But on Wednesday, Oracle CEO Larry Ellison said database growth remains a big priority. "We're not going to sit on our laurels," Ellison told financial analysts during the fourth quarter and fiscal year 2008 earnings call Wednesday evening.
"Our strategy in technology is to remain No. 1 in databases and increase our overall market share, and we're doing that," Ellison said. "We are faster and more scalable than IBM at the high end and more cost-effective than SQL Server. We actually cost less to own and run even than Microsoft SQL Server on the low end."
Ellison promised that an unspecified "major database innovation" will be unveiled at Oracle OpenWorld, the company's annual conference in September.
For the fourth quarter, sales of new "technology" licenses (meaning database and middleware licenses) grew 23% year over year to $2.1 billion; for the year those sales rose 24% to $5.1 billion.
Company executives also laid out some shorter-term tactical news. Oracle is adding Real Application Clusters (RAC) support to Oracle VM and is back-porting Real Application Testing to Oracle 9.2 and 10.1 databases to help customers migrate their applications, according to Oracle president Charles Phillips. Additionally, Oracle's Audit Vault Release 2 will add support for "minor databases" including SQL Server, Sybase and DB2.
Ellison, Phillips and chief financial officer Safra Catz all stressed the company's growing ability to sell more types of stuff -- including middleware, various enterprise applications and identity management -- as well as databases into existing accounts.
Vertical applications remain a huge focus.
"To compete in apps we have to go beyond just ERP where SAP remains very strong. We're the No. 1 player in CRM and the No. 1 player in industry-specific applications," Ellison said.
Oracle partners agreed that the string of acquisitions, including the buyouts of companies much smaller than BEA, PeopleSoft or Siebel, has significantly boosted their selling opportunities as well.
Mick Gallagher, managing partner of LST, a Fallbrook, Calif.-based Oracle database and apps partner, sees significant "net new" sales possibilities in Agile Software product lifecycle management, Demantra demand management and Stellent content management technologies. Oracle bought all of these companies over the past few years.
The EBS Group, based in Lenexa, Kan., has seen a big boost from Siebel CRM sales. "Siebel gives us more options than just NetSuite to offer our customers. Our pipeline is fuller than ever. There's a lot of interest and momentum because of all the acquisitions Oracle has made and in what the roadmap looks like," said CEO Scott Jenkins.
Several Oracle partners said BEA will be a bonus because many of their larger customers already run BEA's WebLogic application server, and now that will be part of their portfolio as well -- although that may cause channel contention with existing BEA partners.
Oracle's Catz said the company reaped $93 million worth of BEA sales in its fiscal fourth quarter ending May 31, 2008.
"The BEA contribution for the quarter exceeded expectations. Customers prefer to buy from Oracle," Catz said.
One large partner who sold both BEA and Oracle lineups said his BEA business spiked in the months going into the acquisition, because customers feared Oracle would buy the company and raise prices. That, in fact, came to pass as of June 1, as first reported by SearchITChannel.com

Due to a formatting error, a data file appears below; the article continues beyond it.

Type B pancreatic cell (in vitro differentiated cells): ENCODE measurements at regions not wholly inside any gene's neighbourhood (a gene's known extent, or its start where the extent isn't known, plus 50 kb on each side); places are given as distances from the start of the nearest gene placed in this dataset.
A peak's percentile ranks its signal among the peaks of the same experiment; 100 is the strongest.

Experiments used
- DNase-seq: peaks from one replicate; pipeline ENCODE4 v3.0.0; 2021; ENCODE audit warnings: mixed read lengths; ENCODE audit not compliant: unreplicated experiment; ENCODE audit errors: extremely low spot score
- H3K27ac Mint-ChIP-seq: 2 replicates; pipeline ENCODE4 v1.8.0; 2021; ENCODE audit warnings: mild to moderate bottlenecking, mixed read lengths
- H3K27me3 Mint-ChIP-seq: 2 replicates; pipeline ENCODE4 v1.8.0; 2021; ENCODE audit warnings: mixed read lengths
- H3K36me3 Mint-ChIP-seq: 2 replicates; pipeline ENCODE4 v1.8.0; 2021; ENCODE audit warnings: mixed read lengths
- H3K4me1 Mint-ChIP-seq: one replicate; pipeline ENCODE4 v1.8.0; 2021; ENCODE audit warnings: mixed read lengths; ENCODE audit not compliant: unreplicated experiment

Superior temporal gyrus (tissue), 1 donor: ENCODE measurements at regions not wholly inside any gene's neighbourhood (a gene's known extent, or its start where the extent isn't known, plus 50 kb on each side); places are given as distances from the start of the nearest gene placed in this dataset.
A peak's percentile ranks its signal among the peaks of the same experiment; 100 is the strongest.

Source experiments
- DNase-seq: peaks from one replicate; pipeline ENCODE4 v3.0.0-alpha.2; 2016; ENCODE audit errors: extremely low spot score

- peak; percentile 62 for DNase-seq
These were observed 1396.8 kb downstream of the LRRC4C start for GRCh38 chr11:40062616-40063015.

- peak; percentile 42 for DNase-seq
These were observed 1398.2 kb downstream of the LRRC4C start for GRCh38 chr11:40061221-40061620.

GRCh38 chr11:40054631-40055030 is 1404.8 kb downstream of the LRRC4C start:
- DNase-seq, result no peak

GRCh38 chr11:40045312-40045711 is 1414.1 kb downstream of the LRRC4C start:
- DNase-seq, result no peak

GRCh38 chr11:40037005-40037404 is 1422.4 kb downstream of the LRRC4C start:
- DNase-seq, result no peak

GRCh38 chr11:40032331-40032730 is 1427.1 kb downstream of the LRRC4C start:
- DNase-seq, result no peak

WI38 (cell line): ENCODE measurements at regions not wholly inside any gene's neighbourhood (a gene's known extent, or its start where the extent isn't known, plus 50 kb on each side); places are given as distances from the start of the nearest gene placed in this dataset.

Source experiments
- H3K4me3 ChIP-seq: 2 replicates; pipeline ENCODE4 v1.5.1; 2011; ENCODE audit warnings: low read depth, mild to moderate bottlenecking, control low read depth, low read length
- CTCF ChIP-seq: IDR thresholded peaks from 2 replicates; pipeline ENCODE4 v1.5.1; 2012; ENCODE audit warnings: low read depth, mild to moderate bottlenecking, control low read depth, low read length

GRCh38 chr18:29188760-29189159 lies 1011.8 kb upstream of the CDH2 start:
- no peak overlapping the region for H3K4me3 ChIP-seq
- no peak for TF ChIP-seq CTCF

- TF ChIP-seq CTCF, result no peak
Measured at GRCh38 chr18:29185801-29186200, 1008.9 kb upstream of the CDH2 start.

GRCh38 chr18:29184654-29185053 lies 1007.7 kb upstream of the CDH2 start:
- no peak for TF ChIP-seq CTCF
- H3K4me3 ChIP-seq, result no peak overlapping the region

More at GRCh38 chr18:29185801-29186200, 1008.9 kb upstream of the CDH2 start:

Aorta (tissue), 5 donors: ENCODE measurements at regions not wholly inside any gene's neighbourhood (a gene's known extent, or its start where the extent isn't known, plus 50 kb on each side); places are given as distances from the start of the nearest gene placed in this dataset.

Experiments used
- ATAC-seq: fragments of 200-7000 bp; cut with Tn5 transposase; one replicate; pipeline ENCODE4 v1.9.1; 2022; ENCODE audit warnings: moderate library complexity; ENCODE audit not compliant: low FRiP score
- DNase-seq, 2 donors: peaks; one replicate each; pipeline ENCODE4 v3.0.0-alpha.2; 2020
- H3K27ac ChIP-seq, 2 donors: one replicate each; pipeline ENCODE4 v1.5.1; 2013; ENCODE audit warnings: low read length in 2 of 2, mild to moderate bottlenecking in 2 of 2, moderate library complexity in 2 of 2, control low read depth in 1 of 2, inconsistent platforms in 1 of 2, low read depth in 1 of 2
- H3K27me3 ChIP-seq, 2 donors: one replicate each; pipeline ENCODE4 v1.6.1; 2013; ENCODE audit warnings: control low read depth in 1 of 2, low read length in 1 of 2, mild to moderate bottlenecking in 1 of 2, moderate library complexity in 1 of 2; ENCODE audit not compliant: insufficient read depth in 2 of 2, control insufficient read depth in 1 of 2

Overall, Oracle fourth quarter earnings news was almost completely positive.
Oracle beat Wall Street earnings per share (EPS) estimates by three cents, with the company logging 47 cents per share versus the 44 cents expected. The good earnings news was powered by 27% growth in sales of new software licenses to $3.14 billion compared to $2.48 billion for the year-ago quarter. (Wall Street expected $2.91 billion.)
Still, this may have been a case of making hay while the sun shone. Catz reminded analysts Wednesday that Oracle is entering its traditionally weak first quarter and that it will also be the first full quarter with BEA Systems fully aboard. There is "always a short period of adjustment" after a large acquisition, she said.
For the quarter ending in August, the company expects new license sales to grow 10% to 20% for the first quarter. "As you know, we're up against tough Q1 comparisons since we saw 35% new software license revenue growth last year atop a great Q1 the year before. And, Oracle's Q1 still ends in August."
Analysts took her words to heart. Oracle shares sank as much as 4% after the earnings call. Oracle share price hit a seven-year high of $23.57 earlier this month, but saw shares trading as low as $21.61
LST's Gallagher said he expects his business to see the usual summer doldrums, but he also expects business to be better than last year.
Oracle partners who bank on the company's success, despite continuing channel conflict with its sales force, were heartened by the earnings news and the fact that Ellison stressed database growth publicly.
Their take is that applications are important in the battle against SAP and in expanding partners' footprints inside existing accounts. But they add that the database remains the primary engine in Oracle's -- and their -- business. Many Oracle partners worry that Microsoft SQL Server, already strong in small and medium-sized businesses, could start to displace Oracle in larger accounts. (Microsoft is expected to announce the SQL Server 2008 update this summer.) Oracle database growth thus fuels many ancillary opportunities, they said.